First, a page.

Using the case of cooperative finance in New York City, we analyze spatial patterns, characteristics, and place-making practices of credit unions with different kinds of the common bond, a principle that unites a financial community, and in relation to urban geographies of class and race. We find that credit unions provide a historically proven mechanism for collective resistance to marginalization by racial capitalism and, depending on the common bond type, make place by (1) providing financial inclusion in poor and minority neighborhoods; (2) scaling up solidarity finance through participation of middle classes; and (3) diverting assets from capitalist investment into social reproduction and livelihoods. Credit unions express the racialized wealth of their communities, however, and create spatial exclusions that pose a challenge to postcapitalist movements such as solidarity economy. These findings are applicable to other places marked by segregation and call for further inquiry into possibilities and barriers to solidarity finance.
|Commoning and the Politics of Solidarity: Transformational Responses to Poverty
This paper stages an encounter between Relational Poverty Theory (RPT) and the solidarity economy movement. RPT understands poverty as the dynamic product of economic exploitation, political exclusion and cultural marginalization. The solidarity economy movement can be seen as a transformative political response to these dynamics aiming to replace exploitation with cooperation, exclusion with participation and marginalisation with practices of inclusion. Globally, more than sixty solidarity economy movements are coordinating efforts, developing associative relations between cooperative economic institutions, social justice movements, and one another. While these developments are encouraging, many practitioners are concerned about the movement’s future. Solidarity economy practitioners we encountered in our US-based research were concerned with the movement’s vulnerability to co-optive exploitation or (un)witting perpetuation of the very dynamics of exclusion and marginalisation it seeks to transcend. We take this as evidence of the enduring power of poverty-dynamics and testament to the incisive, critical insights of RPT. However, what remains unanswered is how the solidarity economy might succeed in its own terms? We deploy Gibson-Graham’s theorization of postcapitalist politics to answer this question, charting the movement’s possibilities, specifically how it works by creating and sharing spaces and monetary and non-monetary resources in pursuit of its objectives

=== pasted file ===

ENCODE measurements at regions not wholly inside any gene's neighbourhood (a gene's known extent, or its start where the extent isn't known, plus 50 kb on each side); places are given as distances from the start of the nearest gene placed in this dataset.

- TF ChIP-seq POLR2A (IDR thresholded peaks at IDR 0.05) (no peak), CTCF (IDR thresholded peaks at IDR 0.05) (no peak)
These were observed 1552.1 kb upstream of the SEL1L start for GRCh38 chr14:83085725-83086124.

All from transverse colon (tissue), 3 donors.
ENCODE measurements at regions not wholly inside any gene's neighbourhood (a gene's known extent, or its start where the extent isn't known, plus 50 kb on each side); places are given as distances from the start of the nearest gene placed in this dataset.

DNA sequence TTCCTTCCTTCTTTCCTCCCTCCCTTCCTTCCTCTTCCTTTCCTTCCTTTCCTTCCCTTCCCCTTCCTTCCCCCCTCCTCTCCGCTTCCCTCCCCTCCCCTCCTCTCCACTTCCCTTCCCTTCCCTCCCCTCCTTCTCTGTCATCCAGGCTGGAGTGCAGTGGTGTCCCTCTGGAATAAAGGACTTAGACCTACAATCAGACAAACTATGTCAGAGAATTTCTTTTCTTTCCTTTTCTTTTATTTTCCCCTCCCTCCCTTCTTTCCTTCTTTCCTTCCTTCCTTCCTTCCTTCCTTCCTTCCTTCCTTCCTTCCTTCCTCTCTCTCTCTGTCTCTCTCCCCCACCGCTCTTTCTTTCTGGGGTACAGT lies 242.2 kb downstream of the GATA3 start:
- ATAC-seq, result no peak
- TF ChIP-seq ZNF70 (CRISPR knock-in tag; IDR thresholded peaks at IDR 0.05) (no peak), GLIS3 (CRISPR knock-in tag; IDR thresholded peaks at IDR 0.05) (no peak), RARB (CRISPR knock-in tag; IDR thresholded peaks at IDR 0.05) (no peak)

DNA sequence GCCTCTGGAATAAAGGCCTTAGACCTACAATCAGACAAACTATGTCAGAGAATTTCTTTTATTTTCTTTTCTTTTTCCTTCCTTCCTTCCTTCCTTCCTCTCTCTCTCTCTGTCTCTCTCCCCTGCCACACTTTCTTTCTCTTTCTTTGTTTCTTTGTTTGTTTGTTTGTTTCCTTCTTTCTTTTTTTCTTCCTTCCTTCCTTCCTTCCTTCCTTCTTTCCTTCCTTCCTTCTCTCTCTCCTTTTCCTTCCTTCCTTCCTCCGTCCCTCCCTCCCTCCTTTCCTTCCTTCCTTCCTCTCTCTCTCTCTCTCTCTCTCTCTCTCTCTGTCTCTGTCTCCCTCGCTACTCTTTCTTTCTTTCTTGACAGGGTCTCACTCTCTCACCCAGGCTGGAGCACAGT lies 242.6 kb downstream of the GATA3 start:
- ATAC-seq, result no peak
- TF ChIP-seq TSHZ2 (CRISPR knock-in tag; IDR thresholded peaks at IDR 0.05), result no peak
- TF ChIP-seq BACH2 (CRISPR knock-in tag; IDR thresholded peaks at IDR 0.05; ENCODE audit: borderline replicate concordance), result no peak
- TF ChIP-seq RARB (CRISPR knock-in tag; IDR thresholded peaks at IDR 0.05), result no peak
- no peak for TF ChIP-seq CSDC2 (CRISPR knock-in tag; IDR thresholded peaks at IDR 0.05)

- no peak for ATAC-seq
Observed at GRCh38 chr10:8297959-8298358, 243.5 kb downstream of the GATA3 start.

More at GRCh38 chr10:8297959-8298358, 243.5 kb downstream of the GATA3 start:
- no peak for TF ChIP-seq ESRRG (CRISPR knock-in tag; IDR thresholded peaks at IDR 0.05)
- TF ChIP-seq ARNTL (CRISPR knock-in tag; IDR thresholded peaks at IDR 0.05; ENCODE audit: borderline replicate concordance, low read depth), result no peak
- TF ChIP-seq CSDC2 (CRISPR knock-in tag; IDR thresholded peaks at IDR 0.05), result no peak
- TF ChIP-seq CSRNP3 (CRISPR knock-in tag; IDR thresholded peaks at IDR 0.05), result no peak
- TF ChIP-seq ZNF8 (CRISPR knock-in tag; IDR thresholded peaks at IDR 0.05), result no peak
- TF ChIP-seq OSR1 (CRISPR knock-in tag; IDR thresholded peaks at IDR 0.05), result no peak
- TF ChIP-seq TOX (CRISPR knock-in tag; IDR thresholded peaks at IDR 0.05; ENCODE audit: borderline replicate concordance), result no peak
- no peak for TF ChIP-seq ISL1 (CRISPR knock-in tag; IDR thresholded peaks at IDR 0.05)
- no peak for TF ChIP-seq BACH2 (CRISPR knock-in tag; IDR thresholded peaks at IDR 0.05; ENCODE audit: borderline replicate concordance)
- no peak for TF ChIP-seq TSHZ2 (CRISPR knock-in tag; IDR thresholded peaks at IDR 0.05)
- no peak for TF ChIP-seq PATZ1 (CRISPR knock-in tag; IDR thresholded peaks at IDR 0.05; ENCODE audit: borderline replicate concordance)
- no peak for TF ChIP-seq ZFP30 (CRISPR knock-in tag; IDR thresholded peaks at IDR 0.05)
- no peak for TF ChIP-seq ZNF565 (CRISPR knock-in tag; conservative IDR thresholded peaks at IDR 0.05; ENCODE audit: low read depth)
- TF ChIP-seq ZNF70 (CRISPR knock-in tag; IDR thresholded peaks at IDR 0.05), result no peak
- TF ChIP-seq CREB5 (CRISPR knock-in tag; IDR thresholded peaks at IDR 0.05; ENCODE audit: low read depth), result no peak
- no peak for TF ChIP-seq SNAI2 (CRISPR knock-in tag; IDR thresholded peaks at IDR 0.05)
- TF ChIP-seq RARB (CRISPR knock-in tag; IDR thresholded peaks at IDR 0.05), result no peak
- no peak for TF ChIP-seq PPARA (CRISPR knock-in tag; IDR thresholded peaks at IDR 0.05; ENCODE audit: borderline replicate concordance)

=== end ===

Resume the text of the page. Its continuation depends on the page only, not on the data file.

|The Economics of Occupation
This article examines the economy of the Occupy Wall Street movement, and traces its connections to both historic and contemporary factory and farm occupations.
|The Global Household: Toward a Feminist Postcapitalist International Political Economy
The goal of this article is to introduce a new category into international political economy-the global household-and to begin to widen the focus of international political economy to include nonmarket transactions and noncapitalist production. We estimate the aggregate population of global households, the size and distribution of remittances, and the magnitude and sectoral scope of global household production. We briefly explore the possibilities for research and activism opened up by a feminist, postcapitalist international political economy centered on the global household.